redis sentinel setup


  • multiple clients with redis 2.8.2+ installed

Do I need sentinel? If you want to have some kind of redis failover (there’s no cluster yet) – yes. Sentinels continuously monitor every redis instance and change configuration of given redis node(s) – if specified number of sentinels decided whether master is down, then they elect and promote new master and set other nodes as a slave of this master.

Looks interesting? Yes. It is. But. There’s a little time gap between electing and switching to the new master. You have to resolve this on application level.

Basically. Initial setup expects all nodes running as a master, with manual set slaveof ip port in redis-cli on meaned redis slaves. Then run sentinel and it does the rest.

sample redis configururation files follow:

daemonize yes
pidfile /usr/local/var/run/
port 6379
timeout 0
loglevel notice
logfile /opt/redis/redis.log
databases 1
save 900 1
save 300 10
save 60 10000
stop-writes-on-bgsave-error yes
rdbcompression yes
rdbchecksum yes
dbfilename master.rdb

dir /usr/local/var/db/redis/
slave-serve-stale-data yes
slave-read-only no
slave-priority 100
maxclients 2048
maxmemory 256mb

# act as binary log with transactions
appendonly yes

appendfsync everysec
no-appendfsync-on-rewrite no
auto-aof-rewrite-percentage 100
auto-aof-rewrite-min-size 64mb
lua-time-limit 5000
slowlog-log-slower-than 10000
slowlog-max-len 128
hash-max-ziplist-entries 512
hash-max-ziplist-value 64
list-max-ziplist-entries 512
list-max-ziplist-value 64
set-max-intset-entries 512
zset-max-ziplist-entries 128
zset-max-ziplist-value 64
activerehashing yes

client-output-buffer-limit normal 0 0 0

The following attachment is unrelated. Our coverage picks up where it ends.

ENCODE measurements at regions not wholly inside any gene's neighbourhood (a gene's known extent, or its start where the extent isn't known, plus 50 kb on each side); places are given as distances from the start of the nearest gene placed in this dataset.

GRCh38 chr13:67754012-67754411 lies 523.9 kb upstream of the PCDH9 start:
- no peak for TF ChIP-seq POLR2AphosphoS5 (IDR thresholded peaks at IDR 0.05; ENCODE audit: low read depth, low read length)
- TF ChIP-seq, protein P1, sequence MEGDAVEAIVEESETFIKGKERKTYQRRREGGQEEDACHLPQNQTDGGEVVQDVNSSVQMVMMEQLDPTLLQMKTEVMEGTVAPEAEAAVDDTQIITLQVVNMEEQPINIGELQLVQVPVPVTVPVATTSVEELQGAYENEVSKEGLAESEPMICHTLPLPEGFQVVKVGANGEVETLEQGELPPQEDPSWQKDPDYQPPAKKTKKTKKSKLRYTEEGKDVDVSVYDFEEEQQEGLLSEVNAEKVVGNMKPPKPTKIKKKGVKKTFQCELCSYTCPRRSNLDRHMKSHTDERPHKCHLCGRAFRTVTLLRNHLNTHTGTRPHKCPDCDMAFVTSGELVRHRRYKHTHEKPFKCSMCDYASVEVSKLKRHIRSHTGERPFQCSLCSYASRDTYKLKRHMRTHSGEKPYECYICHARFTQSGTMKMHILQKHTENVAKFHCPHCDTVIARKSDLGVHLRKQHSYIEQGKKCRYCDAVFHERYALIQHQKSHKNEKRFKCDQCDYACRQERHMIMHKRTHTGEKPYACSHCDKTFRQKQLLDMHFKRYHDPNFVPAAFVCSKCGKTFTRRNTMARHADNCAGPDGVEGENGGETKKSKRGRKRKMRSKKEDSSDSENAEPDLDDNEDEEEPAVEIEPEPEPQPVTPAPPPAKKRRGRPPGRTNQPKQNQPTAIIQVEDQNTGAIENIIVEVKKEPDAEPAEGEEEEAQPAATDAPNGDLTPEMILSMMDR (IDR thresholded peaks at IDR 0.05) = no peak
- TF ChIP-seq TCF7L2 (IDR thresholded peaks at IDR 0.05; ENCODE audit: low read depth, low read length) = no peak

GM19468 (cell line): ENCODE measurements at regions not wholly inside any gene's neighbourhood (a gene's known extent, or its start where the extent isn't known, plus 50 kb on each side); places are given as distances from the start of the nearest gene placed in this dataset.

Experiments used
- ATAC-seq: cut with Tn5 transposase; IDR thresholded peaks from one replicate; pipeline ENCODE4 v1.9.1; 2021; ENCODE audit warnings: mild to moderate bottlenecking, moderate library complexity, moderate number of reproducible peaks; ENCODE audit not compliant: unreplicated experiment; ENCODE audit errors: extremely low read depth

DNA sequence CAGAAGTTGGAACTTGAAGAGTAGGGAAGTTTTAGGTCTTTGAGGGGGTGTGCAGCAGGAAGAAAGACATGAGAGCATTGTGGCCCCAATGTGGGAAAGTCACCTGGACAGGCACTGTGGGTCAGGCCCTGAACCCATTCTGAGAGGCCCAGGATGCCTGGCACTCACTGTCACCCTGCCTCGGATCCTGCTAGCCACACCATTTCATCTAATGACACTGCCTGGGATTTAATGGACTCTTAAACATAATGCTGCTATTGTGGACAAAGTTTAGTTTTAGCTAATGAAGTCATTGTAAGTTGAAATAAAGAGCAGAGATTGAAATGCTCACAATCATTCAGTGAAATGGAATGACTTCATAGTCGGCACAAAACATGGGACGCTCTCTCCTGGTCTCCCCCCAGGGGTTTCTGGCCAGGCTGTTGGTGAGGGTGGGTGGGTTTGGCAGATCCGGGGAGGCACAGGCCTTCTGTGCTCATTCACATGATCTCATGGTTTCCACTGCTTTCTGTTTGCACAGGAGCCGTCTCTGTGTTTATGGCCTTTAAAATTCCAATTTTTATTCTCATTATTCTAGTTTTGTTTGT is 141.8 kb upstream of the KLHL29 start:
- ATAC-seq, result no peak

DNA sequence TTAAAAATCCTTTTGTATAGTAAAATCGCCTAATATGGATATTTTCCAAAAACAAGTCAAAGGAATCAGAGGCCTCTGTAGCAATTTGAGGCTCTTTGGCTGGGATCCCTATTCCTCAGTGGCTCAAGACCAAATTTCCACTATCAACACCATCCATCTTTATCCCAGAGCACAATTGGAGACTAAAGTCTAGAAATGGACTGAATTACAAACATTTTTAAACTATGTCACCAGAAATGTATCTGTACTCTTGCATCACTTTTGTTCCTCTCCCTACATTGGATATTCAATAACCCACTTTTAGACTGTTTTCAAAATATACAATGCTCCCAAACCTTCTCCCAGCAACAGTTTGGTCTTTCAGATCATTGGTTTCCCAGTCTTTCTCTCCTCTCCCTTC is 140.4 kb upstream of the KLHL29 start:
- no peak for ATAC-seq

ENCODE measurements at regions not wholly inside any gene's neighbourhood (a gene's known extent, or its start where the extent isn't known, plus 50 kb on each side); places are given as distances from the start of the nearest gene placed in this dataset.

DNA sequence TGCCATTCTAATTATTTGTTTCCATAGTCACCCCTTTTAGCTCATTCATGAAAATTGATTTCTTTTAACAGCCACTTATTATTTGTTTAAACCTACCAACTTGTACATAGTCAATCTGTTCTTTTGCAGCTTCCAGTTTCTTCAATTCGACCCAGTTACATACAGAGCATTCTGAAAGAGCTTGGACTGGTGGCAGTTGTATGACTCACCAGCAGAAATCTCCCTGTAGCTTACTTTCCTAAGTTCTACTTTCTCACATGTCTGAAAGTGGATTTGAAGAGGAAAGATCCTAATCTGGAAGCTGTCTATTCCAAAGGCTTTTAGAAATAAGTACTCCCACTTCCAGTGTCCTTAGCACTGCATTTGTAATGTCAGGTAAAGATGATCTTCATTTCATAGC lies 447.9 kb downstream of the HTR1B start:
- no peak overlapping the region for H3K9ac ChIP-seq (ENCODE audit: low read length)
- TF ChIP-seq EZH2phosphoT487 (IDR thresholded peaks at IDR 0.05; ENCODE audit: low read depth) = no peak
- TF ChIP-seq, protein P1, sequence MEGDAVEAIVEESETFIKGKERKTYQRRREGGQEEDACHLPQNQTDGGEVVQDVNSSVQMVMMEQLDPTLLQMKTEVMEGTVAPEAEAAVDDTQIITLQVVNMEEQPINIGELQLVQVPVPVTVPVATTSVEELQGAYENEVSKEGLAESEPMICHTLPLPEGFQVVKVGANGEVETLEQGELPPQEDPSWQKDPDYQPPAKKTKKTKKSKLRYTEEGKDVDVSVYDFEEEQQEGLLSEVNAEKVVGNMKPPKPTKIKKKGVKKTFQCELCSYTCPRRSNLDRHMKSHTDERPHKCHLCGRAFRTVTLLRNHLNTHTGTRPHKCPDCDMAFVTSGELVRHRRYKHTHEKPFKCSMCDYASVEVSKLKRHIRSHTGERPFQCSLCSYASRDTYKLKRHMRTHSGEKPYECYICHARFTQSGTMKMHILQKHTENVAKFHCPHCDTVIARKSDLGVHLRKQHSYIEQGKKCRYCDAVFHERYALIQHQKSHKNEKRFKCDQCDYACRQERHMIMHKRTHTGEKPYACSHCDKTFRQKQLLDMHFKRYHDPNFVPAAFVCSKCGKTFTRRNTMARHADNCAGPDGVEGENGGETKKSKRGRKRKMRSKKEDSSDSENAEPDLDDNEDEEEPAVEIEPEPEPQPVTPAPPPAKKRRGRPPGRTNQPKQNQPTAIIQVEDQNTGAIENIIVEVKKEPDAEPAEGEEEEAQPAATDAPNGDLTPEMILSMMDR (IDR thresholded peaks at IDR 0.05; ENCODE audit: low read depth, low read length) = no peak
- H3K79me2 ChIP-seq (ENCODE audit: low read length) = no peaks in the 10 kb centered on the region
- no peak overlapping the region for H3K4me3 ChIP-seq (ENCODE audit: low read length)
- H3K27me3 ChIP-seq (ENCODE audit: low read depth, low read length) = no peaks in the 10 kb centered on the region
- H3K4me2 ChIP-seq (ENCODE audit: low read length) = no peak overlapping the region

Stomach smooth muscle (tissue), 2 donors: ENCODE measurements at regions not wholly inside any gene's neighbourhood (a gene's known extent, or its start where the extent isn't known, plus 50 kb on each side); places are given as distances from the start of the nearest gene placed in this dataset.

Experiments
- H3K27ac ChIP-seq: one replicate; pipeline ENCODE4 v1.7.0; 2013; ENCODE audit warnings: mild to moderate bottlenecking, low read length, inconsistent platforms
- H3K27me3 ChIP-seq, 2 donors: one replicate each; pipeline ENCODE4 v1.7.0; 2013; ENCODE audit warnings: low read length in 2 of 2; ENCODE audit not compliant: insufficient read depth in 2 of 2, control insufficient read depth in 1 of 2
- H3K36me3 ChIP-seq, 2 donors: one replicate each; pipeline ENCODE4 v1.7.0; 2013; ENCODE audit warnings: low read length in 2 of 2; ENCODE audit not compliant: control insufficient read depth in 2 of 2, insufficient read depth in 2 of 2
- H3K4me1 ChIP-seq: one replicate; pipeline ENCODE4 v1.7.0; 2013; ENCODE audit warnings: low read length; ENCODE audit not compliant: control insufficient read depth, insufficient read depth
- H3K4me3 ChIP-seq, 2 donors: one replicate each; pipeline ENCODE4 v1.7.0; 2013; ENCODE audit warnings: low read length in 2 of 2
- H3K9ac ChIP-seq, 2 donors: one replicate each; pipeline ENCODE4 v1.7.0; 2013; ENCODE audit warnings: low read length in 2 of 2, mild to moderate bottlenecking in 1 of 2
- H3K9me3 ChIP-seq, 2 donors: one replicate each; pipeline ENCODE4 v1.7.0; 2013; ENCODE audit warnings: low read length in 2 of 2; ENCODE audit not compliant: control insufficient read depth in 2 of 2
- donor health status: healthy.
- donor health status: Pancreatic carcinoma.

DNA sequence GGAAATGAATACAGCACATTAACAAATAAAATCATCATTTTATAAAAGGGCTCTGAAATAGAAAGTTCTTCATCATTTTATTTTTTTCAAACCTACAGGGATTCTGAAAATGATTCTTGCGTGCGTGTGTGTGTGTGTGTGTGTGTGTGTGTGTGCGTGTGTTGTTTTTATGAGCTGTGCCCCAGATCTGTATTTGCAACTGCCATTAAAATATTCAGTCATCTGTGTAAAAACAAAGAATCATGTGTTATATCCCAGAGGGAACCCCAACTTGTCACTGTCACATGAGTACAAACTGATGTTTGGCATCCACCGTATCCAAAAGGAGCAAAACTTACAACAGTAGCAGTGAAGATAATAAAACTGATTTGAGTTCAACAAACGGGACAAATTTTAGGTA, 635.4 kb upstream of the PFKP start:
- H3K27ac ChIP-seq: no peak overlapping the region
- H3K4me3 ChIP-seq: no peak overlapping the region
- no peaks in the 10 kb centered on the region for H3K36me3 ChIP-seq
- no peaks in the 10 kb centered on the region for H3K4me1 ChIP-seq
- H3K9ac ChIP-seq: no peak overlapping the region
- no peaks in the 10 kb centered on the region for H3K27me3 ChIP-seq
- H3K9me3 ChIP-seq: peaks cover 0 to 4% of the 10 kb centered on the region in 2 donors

client-output-buffer-limit slave 256mb 64mb 60
client-output-buffer-limit pubsub 32mb 8mb 60

and sentinel configuration file:

port 17700
daemonize yes
logfile "/opt/redis/sentinel.log"

sentinel monitor master 6379 2
sentinel down-after-milliseconds master 4000
sentinel failover-timeout master 180000
sentinel parallel-syncs master 4

Start all of your redis nodes with redis config and choose master. Then run redis console and set all other nodes as a slave of given master, using command slaveof 6379. Then you can connect to your master and verify, if there are all of your slave nodes, connected and syncing – run info command in your master redis console. Output should show you something like this

- snip -

# Replication

- snip-

To test, if your sentinel works, just shutdown your redis master and watch sentinel log. You should see something like this

[17240] 04 Dec 07:56:16.289 # +sdown master master 6379
[17240] 04 Dec 07:56:16.551 # +new-epoch 1386165365
[17240] 04 Dec 07:56:16.551 # +vote-for-leader 185301a20bdfdf1d5316f95bae0fe1eb544edc58 1386165365
[17240] 04 Dec 07:56:17.442 # +odown master master 6379 #quorum 4/2
[17240] 04 Dec 07:56:18.489 # +switch-master master 6379 6379
[17240] 04 Dec 07:56:18.489 * +slave slave 6379 @ master 6379
[17240] 04 Dec 07:56:18.490 * +slave slave 6379 @ master 6379
[17240] 04 Dec 07:56:28.680 * +convert-to-slave slave 6379 @ master 6379

explained line by line

+sdown master master 6379

master is subjectively down (maybe)

+odown master master 6379 #quorum 4/2

master is objectively down (oh, really), two of four sentinels have the same opinion

+switch-master master 6379 6379

so we switch to another master – chosen

+slave slave 6379 @ master 6379

reconfigure as a slave of new master

+convert-to-slave slave 6379 @ master 6379

sorry, former master, you have to serve as a slave now

+sdown, -odown? + means ‘is’, – means ‘is no longer’. Then “+sdown” can be translated as “is subjectively down” and “-odown” like “is no longer objectively down”. Simple, huh? :)

PS: take my configuration files as a sample. Feel free to modify to match your need and check redis/sentinel configuration docs to get deeper knowledge about configuration options.

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